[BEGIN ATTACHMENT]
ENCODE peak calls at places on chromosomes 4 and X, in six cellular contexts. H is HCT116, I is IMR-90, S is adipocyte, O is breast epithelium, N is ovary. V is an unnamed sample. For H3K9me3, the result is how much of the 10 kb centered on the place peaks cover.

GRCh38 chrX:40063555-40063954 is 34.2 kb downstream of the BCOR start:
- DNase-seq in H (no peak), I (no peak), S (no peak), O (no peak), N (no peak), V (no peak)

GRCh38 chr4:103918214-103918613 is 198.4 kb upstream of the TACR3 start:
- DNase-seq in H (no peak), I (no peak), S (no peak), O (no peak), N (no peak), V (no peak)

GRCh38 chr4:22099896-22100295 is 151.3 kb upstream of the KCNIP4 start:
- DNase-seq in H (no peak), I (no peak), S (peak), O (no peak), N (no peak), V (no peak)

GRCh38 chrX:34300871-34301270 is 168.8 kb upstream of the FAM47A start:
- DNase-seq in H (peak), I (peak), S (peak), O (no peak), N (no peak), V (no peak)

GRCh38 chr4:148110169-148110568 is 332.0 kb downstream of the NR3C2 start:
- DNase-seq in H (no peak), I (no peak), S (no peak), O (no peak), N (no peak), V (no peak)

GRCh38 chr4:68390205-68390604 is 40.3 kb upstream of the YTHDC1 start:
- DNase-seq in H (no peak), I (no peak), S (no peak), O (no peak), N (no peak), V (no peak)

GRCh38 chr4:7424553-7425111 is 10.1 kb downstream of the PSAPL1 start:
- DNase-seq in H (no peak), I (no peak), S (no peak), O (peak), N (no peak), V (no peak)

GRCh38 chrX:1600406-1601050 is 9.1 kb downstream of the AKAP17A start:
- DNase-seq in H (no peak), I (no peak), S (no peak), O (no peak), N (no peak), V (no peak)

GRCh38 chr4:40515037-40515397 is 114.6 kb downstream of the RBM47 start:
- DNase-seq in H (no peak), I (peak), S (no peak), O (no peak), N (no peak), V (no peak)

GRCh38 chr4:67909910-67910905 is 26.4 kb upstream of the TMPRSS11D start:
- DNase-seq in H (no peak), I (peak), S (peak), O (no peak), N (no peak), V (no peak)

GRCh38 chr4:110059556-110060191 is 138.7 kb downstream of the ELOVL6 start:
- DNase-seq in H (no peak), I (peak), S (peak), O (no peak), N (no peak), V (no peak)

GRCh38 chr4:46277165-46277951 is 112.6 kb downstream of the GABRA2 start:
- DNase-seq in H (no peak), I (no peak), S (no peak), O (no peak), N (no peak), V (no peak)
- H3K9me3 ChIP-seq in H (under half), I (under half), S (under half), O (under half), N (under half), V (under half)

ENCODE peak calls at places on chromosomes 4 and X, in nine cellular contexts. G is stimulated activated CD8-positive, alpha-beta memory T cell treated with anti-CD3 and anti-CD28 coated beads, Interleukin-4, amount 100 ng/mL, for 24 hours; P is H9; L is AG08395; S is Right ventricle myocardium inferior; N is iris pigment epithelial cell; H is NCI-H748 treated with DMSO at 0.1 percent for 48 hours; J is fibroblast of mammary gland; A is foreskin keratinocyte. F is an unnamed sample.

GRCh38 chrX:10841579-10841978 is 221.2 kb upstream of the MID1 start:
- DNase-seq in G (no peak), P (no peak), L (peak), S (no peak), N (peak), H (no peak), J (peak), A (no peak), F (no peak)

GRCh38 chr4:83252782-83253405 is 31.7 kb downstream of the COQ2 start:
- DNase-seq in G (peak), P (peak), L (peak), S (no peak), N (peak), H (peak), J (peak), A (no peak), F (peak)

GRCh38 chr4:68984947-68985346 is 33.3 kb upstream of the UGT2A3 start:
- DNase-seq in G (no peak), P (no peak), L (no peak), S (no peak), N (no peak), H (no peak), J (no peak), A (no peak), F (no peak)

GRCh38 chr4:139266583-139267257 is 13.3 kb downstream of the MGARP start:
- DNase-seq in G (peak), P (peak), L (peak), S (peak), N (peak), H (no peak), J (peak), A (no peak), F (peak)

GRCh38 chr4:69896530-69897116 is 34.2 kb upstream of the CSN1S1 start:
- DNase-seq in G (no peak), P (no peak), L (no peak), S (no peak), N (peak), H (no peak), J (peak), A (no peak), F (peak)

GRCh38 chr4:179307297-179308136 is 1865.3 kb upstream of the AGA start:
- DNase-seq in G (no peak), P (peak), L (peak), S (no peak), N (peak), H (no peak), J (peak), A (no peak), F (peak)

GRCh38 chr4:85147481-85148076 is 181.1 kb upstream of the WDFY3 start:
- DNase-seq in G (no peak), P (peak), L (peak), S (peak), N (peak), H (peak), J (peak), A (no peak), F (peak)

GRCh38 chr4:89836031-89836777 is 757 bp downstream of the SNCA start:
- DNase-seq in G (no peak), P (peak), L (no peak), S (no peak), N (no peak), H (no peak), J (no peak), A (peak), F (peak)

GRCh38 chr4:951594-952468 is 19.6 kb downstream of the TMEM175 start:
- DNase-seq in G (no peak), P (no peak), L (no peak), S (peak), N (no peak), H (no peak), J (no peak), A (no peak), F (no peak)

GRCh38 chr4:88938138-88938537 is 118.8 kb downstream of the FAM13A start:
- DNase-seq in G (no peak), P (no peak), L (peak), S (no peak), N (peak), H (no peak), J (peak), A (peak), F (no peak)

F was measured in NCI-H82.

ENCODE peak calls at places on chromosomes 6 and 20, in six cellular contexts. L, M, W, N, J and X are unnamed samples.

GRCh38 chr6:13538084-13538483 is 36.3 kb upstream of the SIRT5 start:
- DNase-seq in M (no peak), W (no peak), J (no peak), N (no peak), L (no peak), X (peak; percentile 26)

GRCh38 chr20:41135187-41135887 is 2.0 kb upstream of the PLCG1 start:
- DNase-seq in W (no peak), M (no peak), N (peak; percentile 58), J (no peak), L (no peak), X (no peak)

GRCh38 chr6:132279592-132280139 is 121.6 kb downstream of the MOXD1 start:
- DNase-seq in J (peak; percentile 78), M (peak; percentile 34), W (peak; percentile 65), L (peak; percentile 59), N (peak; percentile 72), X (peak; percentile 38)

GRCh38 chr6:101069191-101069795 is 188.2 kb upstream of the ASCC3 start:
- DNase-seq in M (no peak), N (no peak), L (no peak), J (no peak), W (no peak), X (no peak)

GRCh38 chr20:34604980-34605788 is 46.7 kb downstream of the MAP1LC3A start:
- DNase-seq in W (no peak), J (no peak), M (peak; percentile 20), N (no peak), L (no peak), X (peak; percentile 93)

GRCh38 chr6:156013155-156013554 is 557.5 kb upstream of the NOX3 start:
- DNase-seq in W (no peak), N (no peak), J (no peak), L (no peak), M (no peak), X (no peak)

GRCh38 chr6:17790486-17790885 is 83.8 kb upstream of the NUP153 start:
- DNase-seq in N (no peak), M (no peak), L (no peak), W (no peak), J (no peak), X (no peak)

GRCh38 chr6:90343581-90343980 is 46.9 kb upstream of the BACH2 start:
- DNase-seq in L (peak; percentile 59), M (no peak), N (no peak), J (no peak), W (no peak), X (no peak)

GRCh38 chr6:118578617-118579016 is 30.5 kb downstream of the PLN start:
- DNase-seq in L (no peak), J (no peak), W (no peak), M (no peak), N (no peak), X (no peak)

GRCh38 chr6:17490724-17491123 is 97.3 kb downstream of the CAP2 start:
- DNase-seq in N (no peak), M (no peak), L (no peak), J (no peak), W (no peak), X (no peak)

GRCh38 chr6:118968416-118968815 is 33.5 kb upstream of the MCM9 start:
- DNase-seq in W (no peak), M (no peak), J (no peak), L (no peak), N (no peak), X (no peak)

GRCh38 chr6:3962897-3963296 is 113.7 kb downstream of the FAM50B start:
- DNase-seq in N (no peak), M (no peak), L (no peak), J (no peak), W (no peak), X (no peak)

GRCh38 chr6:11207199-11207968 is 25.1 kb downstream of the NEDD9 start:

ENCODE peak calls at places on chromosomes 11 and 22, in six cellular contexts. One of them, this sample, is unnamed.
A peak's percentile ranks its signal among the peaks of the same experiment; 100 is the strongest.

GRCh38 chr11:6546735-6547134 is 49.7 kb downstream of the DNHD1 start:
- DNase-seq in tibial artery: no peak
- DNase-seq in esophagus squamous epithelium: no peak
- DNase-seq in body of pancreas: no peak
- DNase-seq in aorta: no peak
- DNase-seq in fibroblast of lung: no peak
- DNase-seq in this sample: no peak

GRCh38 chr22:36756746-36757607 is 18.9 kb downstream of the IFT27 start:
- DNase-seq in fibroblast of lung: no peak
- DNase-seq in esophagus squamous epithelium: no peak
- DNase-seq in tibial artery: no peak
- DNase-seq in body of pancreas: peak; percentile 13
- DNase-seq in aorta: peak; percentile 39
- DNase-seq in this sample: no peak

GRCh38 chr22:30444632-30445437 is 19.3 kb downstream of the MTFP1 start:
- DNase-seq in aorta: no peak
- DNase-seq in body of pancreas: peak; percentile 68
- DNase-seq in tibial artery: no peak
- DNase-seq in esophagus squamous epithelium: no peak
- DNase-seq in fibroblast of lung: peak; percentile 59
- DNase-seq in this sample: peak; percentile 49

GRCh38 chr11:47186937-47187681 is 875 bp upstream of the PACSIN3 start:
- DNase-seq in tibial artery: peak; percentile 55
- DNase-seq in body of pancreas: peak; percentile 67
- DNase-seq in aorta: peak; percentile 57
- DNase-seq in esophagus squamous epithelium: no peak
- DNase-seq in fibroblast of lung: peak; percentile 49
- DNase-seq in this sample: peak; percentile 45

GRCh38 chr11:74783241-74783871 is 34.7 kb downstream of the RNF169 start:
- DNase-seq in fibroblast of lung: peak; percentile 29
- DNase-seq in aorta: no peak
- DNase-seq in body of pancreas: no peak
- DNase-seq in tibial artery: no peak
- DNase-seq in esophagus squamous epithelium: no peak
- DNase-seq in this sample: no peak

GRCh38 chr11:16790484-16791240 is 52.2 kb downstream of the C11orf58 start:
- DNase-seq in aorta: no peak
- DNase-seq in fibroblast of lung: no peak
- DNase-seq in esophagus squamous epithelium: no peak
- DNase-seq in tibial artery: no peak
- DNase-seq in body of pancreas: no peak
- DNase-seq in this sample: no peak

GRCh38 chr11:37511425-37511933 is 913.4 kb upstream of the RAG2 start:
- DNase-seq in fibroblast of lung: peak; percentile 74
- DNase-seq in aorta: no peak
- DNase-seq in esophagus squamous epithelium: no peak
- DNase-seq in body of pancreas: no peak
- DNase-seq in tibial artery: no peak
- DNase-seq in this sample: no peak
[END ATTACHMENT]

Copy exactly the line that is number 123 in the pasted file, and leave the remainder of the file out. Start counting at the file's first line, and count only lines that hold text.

- DNase-seq in body of pancreas: no peak